One of the bright lights of the 20th century

Perhaps the most famous woman of the 20th century is a small, frail-looking nun by the name of Agnes Gonxha Bojaxhiu - who became much better known to the world as Mother Teresa.

Not only did she win a Nobel Peace Prize for her tireless charity work she was also canonised by Pope Francis.

This amazing woman is one of many women whose lives we celebrate in the week of  International Women’s Day which is celebrated on 8 March.

A life dedicated to others

Mother Teresa, who was born in 1910 in Skopje in Macedonia, left her country of birth for Ireland in 1928 to learn English. She was then sent as a missionary to India where she taught children at a school in Kolkata (Culcutta).

It was soon after the end of World War II that she felt a calling from God to work with the poorest of India’s half a million citizens.

She established the Missionaries of Charity in 1950 with just 13 members, This eventually grew to a staff of 4,000 nuns who ran dozens of orphanages, AIDS hospices, and charity centres.

Her extraordinary charity and compassion eventually came to the attention of the international community, inspiring countless other organisations to follow her example by helping the poor and societies’ ‘undesirables’ in many Third World countries.

Though sometimes criticised for her strict religious views, she remained one of the bright lights of the 20th century right up to her death in 1997.

Her important work continues to this day.

Nobel Peace Prize in 1979

Mother Teresa was awarded the Nobel Peace Prize in 1979, winning the revered award over candidates like United States President Jimmy Carter.

She received the prize for her tireless work at the Missionaries of Charity - the order she founded in Kolkata (Calcutta)

It was an honour which made her not only a household name but also made the name Mother Teresa synonymous with compassion and charity

She humbly expressed that she did not deserve the prize but accepted it “in the name of the hungry, the naked, the homeless, of the crippled, of the blind, of the lepers, of all those people who feel unwanted, unloved, uncared for throughout society, people that have become a burden to the society and are shunned by everyone.”

In her Nobel prize acceptance speech, she began with a prayer from St. Francis of Assisi – after whom Pope Francis chose his name.

She continued: “There is so much suffering, so much hatred, so much misery - and we with our prayer, with our sacrifice are beginning at home. Love begins at home, and it is not how much we do, but how much love we put in the action that we do.”

A ‘Saint of the slums’

Of the 885 people Pope Francis has canonised during his papacy, Mother Teresa is perhaps the most well-known.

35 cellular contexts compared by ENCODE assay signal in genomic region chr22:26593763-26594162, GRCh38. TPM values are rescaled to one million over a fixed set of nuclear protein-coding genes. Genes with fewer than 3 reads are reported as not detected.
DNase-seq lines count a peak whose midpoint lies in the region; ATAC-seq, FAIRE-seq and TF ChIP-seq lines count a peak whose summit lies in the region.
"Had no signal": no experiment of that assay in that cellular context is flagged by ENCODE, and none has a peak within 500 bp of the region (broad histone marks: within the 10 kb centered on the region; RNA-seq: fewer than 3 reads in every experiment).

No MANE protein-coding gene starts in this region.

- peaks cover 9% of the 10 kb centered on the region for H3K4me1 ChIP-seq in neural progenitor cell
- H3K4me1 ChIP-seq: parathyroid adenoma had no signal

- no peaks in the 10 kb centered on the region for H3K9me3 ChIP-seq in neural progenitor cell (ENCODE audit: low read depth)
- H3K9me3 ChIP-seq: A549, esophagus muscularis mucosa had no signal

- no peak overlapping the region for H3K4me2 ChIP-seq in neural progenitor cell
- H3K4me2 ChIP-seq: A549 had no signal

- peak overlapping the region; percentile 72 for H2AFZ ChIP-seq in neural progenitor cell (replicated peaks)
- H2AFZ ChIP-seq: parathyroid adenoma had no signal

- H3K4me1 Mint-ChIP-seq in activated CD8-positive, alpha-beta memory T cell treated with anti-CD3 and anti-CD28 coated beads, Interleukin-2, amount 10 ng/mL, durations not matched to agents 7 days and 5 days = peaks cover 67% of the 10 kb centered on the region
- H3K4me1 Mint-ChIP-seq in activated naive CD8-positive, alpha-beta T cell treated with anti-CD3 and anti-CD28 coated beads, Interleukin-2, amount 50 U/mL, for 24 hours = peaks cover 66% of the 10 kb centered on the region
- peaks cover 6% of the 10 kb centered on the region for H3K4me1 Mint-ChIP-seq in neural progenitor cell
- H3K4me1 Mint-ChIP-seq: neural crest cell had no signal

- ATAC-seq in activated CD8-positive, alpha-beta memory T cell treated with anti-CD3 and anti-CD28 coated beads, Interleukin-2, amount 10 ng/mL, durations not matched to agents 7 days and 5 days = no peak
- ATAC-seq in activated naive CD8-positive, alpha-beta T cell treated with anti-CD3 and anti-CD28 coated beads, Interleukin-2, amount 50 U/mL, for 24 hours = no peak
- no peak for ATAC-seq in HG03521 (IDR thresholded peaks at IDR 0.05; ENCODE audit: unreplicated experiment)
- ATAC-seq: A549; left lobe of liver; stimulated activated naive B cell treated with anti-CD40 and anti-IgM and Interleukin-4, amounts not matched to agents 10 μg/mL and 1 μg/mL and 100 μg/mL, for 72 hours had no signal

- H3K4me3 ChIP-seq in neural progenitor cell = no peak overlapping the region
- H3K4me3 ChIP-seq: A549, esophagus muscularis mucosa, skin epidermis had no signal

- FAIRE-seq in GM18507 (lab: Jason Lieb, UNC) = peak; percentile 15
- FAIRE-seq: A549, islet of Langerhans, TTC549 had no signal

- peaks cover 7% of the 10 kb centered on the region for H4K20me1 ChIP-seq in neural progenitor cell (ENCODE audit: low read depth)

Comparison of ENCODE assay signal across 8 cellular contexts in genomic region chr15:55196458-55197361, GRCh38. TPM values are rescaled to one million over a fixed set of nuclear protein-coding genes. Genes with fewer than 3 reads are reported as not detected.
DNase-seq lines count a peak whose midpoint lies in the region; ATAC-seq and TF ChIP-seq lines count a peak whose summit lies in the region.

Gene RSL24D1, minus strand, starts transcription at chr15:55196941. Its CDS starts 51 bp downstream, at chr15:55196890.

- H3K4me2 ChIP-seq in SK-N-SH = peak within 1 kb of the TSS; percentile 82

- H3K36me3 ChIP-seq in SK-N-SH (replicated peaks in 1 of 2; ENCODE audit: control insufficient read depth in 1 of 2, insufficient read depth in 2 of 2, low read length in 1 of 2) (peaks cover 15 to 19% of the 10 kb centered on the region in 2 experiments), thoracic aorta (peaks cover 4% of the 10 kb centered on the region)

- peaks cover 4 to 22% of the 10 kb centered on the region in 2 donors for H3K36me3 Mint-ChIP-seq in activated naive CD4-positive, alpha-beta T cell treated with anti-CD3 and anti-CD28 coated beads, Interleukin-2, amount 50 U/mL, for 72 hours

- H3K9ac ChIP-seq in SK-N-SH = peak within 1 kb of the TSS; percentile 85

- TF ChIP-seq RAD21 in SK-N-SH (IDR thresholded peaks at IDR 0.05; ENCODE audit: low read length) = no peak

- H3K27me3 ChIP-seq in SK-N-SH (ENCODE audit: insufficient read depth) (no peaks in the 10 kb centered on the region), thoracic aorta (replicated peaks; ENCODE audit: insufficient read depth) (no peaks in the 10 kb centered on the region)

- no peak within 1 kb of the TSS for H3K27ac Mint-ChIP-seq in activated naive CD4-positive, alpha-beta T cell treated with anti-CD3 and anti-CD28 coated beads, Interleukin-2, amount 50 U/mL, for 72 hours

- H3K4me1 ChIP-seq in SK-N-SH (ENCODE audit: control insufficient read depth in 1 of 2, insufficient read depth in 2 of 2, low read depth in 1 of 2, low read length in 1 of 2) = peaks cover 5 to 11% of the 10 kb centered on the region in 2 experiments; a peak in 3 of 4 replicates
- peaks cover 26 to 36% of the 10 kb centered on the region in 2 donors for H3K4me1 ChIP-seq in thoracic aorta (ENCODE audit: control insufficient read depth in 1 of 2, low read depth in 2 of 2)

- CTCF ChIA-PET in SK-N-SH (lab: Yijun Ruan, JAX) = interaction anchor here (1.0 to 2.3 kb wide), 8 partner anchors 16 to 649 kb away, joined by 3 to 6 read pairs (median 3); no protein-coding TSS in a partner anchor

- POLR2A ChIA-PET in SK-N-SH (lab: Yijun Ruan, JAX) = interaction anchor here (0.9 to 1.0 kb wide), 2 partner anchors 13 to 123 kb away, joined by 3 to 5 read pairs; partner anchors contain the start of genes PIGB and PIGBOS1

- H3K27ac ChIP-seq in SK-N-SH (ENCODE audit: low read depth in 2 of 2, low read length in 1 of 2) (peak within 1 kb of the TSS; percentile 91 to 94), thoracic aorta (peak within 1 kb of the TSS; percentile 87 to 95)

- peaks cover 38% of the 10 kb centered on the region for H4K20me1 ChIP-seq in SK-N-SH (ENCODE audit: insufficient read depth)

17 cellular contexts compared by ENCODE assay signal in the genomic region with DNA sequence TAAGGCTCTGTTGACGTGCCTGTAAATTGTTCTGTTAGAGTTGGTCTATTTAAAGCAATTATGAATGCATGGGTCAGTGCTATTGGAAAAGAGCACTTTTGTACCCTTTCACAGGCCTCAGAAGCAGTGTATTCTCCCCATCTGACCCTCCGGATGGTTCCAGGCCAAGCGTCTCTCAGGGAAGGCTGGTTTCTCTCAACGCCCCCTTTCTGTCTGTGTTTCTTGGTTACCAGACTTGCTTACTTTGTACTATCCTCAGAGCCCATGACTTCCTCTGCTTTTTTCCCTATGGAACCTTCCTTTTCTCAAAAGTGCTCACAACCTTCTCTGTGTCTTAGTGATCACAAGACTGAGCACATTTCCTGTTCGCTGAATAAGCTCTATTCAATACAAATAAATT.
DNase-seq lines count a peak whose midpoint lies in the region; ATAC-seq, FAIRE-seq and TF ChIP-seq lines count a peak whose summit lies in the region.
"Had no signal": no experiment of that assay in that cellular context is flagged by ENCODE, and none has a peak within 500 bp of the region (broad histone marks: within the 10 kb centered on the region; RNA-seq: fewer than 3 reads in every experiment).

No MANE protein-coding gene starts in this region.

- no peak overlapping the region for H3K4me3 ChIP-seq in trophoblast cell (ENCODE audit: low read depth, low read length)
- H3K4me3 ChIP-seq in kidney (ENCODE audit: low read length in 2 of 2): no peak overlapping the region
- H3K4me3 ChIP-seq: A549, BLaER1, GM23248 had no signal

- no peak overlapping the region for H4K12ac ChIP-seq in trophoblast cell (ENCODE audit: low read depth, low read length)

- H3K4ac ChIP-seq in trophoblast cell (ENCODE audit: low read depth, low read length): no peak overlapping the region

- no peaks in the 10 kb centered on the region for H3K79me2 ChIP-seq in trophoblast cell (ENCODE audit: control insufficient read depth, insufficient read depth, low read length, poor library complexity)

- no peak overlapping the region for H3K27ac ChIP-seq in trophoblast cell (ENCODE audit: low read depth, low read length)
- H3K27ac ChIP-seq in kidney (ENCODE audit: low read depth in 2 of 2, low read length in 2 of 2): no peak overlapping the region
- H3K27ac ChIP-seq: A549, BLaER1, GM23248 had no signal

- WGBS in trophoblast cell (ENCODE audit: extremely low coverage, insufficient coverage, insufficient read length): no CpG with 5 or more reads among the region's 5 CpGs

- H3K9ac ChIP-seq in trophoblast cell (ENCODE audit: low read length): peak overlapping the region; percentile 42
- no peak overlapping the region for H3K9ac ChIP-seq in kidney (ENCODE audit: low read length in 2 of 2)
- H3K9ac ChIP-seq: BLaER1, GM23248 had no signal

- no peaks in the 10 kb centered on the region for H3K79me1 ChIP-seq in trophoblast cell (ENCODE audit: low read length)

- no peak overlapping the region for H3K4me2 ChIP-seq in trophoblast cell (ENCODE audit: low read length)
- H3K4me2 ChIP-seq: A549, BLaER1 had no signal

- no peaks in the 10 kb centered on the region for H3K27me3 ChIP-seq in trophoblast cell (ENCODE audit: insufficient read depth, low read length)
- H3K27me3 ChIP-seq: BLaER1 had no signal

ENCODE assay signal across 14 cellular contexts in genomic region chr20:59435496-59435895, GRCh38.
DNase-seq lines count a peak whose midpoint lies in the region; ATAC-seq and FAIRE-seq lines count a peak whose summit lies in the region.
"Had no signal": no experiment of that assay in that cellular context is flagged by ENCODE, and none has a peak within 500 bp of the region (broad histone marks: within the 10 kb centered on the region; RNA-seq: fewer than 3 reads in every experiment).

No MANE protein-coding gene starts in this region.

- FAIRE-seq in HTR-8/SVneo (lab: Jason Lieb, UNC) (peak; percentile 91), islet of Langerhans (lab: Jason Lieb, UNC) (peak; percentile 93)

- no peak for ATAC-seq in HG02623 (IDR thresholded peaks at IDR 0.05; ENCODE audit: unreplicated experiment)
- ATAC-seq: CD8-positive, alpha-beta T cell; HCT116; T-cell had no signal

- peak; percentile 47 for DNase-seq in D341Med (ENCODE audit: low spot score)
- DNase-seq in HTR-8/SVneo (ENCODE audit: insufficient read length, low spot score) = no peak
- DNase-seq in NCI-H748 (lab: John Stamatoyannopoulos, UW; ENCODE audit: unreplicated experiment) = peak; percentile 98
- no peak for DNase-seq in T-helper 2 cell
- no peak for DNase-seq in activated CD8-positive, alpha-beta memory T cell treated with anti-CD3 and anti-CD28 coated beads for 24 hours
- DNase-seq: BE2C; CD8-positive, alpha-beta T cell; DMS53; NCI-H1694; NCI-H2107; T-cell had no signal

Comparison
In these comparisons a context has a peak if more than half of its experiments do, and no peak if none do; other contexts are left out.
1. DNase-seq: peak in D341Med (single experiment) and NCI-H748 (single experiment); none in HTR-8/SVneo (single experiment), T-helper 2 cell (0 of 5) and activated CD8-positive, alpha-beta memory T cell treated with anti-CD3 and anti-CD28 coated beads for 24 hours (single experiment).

In his homily during her canonisation on 4 September 2016 – 19 years after her death – Pope Francis said the diminutive nun had, by her actions, shamed world leaders for the “crimes of poverty” they had created.

“She bowed down before those who were spent, left to die on the side of the road, seeing in them their God-given dignity; she made her voice heard before the powers of this world, so that they might recognise their guilt for the crime of poverty they created,” Pope Francis said on the steps of St Peter’s Basilica, beneath a huge portrait of Mother Teresa.

Two miracles are generally required for canonisation. Mother Teresa was beatified in 2003 after the Vatican concluded that an Indian woman’s prayers to the nun cause her incurable tumour to disappear.

The second miracle involves a Brazilian man who suffered a viral brain infection that cause multiple abscesses, and eventually left him in a coma and dying.

His wife had been praying for months to Mother Teresa, and as he was about to be taken to emergency surgery, she and her husband’s priest and relatives intensified their prayers. The next morning – without needing surgery overnight – the man fully awoke, with normal cognition, and was able to resume his work as a mechanical engineer.

Doctors had previously told him that he was sterile because of his weakened immune system and antibiotics, however, he and his wife has two healthy children, in 2009 and 2012.

International Women's Day 2018

International Women’s Day is celebrated on 8 March and the theme of this year is ‘Press for Progress’ which calls for everyone is work together to press forward and progress gender parity.

Click here to read more articles about other inspiring women just like Mother Teresa.